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Test flight of a Blue Origin New Shepard rocket.

Blue Origin

If you thought those SpaceX drone ship landing pads were cool, Blue Origin says you're going to love its rocket landing technique. It involves a seafaring ship that'll catch a returning booster without stopping.

Blue Origin, owned by Amazon founder and current billionaire king Jeff Bezos, revealed Sunday that it hopes to gain a competitive advantage over Elon Musk and his SpaceX Falcon 9 rockets by keeping some motion in the ocean.

During the webcast of Sunday's eighth test launch of Blue Origin's New Shepard rocket, host Ariane Cornell filled some time during a countdown hold by talking about the space company's upcoming New Glenn rocket. New Glenn is a larger launch system that will be able to send satellites and other payloads to orbit, making it a more direct competitor for SpaceX. The Shepard rocket is designed to take adventurous tourists on suborbital flights to the edge of space. 

Like the Falcon 9, New Glenn will be able to launch from Cape Canaveral, Florida, and then return to land on a ship at sea, but the Blue Origin ship won't be parked at a designated landing spot in the Atlantic. Instead it'll be in motion, plying the waters, even as New Glenn comes in for a landing. 

"It's actually more stable than a barge out there, which means that we can actually launch and land in higher sea states," Cornell explained, throwing some not-so-subtle shade at SpaceX. "It means we can have a more reliable schedule for our customers." Cornell works for Blue Origin in business development and strategy.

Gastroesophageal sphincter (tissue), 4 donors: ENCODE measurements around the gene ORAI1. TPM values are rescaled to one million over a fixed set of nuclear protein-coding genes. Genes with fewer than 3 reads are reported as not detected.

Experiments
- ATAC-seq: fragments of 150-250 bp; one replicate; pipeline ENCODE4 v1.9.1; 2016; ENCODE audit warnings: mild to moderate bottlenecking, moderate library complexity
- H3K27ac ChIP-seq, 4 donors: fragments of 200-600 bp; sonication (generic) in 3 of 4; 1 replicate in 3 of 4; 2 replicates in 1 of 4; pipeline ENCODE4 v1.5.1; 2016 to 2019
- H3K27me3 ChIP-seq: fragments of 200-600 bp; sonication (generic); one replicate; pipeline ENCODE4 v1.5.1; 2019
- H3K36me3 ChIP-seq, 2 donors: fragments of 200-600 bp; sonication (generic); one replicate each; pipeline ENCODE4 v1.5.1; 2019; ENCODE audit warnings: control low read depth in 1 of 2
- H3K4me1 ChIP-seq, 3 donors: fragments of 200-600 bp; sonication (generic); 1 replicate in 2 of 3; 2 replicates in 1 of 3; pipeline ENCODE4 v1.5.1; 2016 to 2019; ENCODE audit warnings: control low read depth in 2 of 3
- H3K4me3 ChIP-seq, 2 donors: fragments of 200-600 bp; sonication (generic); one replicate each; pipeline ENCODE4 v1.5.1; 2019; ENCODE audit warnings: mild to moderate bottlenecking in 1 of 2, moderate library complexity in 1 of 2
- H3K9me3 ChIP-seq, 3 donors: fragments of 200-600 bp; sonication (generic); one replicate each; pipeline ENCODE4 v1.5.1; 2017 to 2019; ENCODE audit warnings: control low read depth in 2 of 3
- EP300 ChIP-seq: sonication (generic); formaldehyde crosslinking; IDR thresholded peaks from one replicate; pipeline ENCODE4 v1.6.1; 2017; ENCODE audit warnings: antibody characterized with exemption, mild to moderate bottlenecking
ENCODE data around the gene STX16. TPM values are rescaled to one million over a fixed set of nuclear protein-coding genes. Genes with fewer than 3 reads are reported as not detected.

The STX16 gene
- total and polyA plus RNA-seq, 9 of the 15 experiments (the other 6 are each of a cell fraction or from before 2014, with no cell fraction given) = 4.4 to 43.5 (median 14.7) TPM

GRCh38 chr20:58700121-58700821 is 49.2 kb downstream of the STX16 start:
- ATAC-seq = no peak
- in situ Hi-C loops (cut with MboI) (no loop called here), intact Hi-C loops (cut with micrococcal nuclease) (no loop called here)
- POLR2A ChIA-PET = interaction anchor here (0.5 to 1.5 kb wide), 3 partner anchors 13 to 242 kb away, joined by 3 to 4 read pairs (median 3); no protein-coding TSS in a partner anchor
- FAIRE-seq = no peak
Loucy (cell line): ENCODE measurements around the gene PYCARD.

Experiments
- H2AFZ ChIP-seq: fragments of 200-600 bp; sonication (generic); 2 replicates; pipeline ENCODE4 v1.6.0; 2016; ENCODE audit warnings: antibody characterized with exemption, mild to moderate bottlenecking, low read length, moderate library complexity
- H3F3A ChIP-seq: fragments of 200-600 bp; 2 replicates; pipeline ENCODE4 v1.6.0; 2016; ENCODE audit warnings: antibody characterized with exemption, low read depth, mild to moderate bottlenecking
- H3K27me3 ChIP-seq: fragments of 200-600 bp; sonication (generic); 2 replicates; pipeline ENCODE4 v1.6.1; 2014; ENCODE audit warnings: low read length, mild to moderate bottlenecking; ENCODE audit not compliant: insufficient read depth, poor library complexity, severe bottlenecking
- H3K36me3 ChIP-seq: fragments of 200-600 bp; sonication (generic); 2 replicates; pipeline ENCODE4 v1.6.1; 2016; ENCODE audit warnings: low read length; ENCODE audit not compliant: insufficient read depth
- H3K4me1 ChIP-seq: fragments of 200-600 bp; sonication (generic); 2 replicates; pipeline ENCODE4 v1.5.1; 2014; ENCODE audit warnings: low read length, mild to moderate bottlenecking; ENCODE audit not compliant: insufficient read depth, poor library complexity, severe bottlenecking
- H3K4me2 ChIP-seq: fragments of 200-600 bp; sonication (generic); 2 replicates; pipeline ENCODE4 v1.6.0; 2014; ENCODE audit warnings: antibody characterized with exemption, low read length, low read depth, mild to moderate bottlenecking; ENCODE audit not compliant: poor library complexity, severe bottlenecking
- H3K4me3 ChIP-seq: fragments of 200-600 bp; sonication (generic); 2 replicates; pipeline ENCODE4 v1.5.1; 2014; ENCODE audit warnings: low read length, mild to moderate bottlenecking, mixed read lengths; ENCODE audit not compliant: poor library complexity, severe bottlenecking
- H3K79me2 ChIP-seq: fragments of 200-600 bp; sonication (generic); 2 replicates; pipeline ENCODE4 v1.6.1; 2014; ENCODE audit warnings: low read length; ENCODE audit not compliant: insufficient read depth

SpaceX declined to comment. 

Rough waters have forced SpaceX to abandon plans to recover one of its Falcon 9 rockets as recently as March. To be fair, though, the waters were very treacherous that day with swells of nearly 20 feet (6 meters).

Time will tell what, if any, type of competitive advantage Blue Origin can gain over Musk and SpaceX, which has a significant head start when it comes to launching and then landing orbital class rockets carrying big payloads. 

New Glenn isn't expected to go into service until the 2020s. By then it's possible that SpaceX will have conducted dozens more sea landings (the company has already done 13 successfully) and also figured out how to catch a rocket with a moving ship. 

Update, 4:22 p.m. PT: Adds details about SpaceX drone ship landings.

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